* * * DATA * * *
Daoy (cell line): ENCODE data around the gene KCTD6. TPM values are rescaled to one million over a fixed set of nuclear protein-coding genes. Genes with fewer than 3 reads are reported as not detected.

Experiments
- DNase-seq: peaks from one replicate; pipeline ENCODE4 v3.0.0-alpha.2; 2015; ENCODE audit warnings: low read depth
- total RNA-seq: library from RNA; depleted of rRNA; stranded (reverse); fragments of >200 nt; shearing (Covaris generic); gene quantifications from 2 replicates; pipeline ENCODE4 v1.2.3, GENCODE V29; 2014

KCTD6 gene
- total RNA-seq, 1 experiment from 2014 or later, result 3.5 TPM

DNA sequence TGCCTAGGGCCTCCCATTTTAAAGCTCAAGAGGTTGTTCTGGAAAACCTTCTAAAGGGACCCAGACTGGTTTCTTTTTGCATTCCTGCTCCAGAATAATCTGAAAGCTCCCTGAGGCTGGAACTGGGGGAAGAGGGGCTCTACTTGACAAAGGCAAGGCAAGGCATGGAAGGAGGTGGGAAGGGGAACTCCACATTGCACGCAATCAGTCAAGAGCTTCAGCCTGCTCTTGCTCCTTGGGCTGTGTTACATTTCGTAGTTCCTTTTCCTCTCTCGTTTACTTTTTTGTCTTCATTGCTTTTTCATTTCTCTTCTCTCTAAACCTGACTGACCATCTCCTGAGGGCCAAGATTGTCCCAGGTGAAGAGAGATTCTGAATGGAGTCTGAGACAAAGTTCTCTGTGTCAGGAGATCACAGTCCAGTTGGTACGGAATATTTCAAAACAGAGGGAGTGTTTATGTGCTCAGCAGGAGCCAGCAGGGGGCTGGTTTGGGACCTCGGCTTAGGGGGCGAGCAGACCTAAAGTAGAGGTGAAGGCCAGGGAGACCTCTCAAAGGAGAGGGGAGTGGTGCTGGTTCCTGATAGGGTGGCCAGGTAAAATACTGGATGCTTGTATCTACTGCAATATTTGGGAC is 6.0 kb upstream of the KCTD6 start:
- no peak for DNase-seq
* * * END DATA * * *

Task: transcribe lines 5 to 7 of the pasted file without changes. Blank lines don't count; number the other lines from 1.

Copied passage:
KCTD6 gene
- total RNA-seq, 1 experiment from 2014 or later, result 3.5 TPM

DNA sequence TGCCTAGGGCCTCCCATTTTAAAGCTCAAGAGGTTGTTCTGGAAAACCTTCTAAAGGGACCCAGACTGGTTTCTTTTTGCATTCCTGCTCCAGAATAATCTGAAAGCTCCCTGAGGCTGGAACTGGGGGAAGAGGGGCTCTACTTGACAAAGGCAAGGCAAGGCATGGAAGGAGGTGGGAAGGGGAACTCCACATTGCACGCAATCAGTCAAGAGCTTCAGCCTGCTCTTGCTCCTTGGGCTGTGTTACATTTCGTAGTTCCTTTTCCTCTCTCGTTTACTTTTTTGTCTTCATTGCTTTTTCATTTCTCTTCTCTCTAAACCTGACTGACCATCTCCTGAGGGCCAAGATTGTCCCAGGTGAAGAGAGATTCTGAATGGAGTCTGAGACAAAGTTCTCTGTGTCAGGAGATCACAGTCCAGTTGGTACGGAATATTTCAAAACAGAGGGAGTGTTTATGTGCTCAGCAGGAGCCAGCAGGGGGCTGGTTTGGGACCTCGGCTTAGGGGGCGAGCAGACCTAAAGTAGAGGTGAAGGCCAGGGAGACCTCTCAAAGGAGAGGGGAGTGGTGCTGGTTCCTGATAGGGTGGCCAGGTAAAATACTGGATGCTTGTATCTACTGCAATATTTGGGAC is 6.0 kb upstream of the KCTD6 start: